Some years ago I met a fellow at a local gun shop who could be the "poster boy" for gun safety; and an object lesson in how NOT to do things. I was waiting to pick up a repair job and this man was standing in the driveway, waiting for the shop to open after lunch. He was a big, burly guy with numerous tattoos. Despite it being a brisk day, he was naked from the waist up, except for a sort of canvas-and-steel harness strapped to his chest and waist. This supported a platform at shoulder level, on which his right arm was resting. It was obvious he'd had some sort of major arm injury, but when I asked what had happened I wasn't prepared for the answer I got.

It seems he had been hunting deer out at a commercial apple orchard where he worked. He'd seen a deer; he had a .50 caliber muzzle-loading rifle lying on the front seat of his truck, and reached it to get it—you guessed it, he had the thing charged and capped—and he PULLED IT TOWARDS HIMSELF BY THE MUZZLE.

The gun discharged. The ball tore across his right hand, creasing the base of his thumb; then struck him squarely in the upper arm, blowing it to pieces. "I could see my arm sorta danglin' and swingin' around," he said, "and there was this big pool of blood, I almost bled to death. I knew I'd shot my arm off. I never really felt it. I knew I'd been shot, but it never hurt much. I could see a big chunk o' meat blown out the back, but I didn't really feel it." I suppose that he didn't at the time—I'll bet he did later—was some sort of comfort.

The ball tore his right biceps clean away, shattered 6" of his humerus to fragments and " arm was held on by about a inch and a half of skin..." as he put it. He showed me the place on his leg where the surgeons had excised a 6-inch piece of bone to graft into the missing part of his arm; then he showed me the sites of the skin and muscle grafts taken from his shoulder, thigh, and back muscles to fill in the hole where the biceps had been. The surgeons were "artists" of a sort: they took pieces of his leg that had tattoos, to try to match the colors of the ones that had been blown off.

Amazingly, he was actually able to wiggle the fingers on his right hand. Though he told me he had feeling in them, he had no remaining arm function, in the sense that he couldn't raise or lower it—because of course the muscles for movement were gone. The muscle and skin grafts had no neural control, they were just there to "fill in" for cosmetic reasons. The brace he wore was necessary because his arm would have hung at his side without it. Apparently he would wear this brace for the rest of his life.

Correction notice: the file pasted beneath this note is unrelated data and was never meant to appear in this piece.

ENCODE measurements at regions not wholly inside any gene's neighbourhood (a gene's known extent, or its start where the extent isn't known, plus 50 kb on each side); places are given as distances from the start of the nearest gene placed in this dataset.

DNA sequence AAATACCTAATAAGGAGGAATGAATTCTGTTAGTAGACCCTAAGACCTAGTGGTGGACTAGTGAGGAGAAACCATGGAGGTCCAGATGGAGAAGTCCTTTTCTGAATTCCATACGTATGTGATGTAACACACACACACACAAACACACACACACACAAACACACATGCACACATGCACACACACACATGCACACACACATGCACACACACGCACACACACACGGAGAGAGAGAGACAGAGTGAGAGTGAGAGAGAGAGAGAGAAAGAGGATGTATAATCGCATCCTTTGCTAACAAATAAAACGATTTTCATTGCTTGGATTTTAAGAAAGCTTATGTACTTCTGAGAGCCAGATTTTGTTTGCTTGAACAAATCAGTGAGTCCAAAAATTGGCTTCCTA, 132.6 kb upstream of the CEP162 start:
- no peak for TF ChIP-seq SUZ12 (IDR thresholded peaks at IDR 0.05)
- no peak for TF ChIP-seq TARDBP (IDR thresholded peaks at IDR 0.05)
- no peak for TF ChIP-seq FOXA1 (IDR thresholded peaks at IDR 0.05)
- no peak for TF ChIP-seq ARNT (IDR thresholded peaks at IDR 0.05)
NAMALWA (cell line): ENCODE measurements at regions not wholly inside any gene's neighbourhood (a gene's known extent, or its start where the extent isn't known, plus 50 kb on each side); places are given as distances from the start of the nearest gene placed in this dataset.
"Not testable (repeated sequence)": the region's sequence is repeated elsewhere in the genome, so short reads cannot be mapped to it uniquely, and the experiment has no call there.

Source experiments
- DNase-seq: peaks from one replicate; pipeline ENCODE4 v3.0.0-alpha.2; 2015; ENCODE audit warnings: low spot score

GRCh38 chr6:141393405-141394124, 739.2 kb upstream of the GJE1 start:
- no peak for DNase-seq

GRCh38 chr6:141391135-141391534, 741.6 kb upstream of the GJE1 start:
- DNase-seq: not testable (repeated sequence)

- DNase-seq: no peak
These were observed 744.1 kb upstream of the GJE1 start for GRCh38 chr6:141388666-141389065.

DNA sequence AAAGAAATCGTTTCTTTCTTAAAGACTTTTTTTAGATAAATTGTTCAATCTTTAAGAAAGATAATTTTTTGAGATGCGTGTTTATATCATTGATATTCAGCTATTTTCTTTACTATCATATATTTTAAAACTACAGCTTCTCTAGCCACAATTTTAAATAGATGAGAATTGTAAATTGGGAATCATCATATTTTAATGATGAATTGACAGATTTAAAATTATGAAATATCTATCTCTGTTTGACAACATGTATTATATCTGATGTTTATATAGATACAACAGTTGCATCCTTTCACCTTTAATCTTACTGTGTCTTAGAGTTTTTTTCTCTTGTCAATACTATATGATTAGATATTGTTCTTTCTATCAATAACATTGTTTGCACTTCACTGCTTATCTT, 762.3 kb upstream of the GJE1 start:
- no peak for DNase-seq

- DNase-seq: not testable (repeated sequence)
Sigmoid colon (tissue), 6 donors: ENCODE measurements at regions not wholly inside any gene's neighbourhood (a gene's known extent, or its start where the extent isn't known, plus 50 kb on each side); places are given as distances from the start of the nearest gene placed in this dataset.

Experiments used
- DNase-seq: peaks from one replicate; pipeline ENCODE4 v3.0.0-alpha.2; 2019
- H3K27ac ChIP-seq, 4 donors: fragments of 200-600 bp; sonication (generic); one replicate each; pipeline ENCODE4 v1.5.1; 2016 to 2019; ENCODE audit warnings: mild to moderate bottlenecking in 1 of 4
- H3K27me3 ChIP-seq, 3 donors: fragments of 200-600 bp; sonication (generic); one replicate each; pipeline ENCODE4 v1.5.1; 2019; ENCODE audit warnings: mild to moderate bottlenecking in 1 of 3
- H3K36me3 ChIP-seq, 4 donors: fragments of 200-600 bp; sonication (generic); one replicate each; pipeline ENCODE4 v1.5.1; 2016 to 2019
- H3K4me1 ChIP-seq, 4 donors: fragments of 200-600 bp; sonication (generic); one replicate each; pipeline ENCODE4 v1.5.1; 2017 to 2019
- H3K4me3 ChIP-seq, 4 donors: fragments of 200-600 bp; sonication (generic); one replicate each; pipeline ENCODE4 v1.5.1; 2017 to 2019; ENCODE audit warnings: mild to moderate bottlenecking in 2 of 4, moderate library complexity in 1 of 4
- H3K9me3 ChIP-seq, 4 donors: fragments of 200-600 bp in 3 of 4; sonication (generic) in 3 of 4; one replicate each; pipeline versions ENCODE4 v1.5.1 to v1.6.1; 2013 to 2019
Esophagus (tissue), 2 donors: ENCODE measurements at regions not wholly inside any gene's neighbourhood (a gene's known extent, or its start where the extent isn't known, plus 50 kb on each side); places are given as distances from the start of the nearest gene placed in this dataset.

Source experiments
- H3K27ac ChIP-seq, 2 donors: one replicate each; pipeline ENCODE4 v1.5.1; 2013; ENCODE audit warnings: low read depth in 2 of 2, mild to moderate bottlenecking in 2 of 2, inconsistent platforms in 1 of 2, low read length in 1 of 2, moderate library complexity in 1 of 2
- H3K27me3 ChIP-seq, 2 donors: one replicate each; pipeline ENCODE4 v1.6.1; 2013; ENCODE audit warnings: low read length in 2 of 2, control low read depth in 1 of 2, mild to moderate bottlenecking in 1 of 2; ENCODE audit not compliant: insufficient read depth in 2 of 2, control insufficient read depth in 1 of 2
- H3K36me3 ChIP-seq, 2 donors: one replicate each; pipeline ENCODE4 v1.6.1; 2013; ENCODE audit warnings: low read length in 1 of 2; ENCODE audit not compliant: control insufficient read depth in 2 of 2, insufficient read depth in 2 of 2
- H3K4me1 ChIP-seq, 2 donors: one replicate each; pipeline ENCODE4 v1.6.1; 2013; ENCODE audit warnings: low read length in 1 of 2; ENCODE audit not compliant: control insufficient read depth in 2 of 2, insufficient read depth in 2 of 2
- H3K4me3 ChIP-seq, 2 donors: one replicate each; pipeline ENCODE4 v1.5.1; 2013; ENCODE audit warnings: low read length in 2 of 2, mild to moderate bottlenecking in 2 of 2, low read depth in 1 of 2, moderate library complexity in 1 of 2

That he has an arm at all is a tribute to the skill—and perhaps the hubris—of the surgeons at Roanoke Memorial Hospital and the University of Virginia. Ten or even five years ago they probably would have finished the job the bullet started, and amputated the stump without a second thought. But given what I know of surgeons, they probably regarded his injury as a challenge, one not to be rejected.

You hear about this sort of accident and you wonder how anyone could be so incredibly stupid as to yank a loaded gun towards him by the business end, but the sad fact is that it happens every day. He'd probably performed this same act a thousand times without any repercussions. Then BOOM! his arm and his life were blown to pieces. If he'd been standing a little farther to one side the bullet would have hit him in the chest and killed him outright. He might have been better off.

God knows what this accident must have cost someone: easily half a million dollars in hospital charges and fees, rehab therapy, helicopter evacuations, etc., etc., etc., probably more, and all of it paid by someone else. This guy was obviously not "in the money" and I doubt his job came with anything like that level of insurance coverage. His wife (who looked to be about 19) and his 4-year-old son were with him. They too paid and continue to pay a price for his carelessness, a price not measurable in dollars. To give the man his due, he was matter-of-fact about the accident. He was in the shop checking on a pistol he'd ordered for one-handed deer hunting, so the disaster didn't break his spirit, at least. Or perhaps he needed the meat.

Those of you who are Hunter Ed instructors, please feel free to use this account as a cautionary tale. It's something that can happen to anyone who gets careless or casual about the rules. If he'd obeyed Rule #1, and had the muzzle pointing in a safe direction, if he'd just gone around to the other side of his truck and picked it up by the butt the worst that might have happened would have been a hole in the door of his truck. If he'd obeyed the law that says you have to uncap the gun when you carry it in a vehicle, it wouldn't have happened at all.

Most importantly, if he'd just THOUGHT ABOUT WHAT HE WAS DOING I wouldn't be writing this account of a chance meeting that shook me up me more than a little bit. I wish I knew his name, I’d have him come into my Hunter Ed classes as a “visual aid.”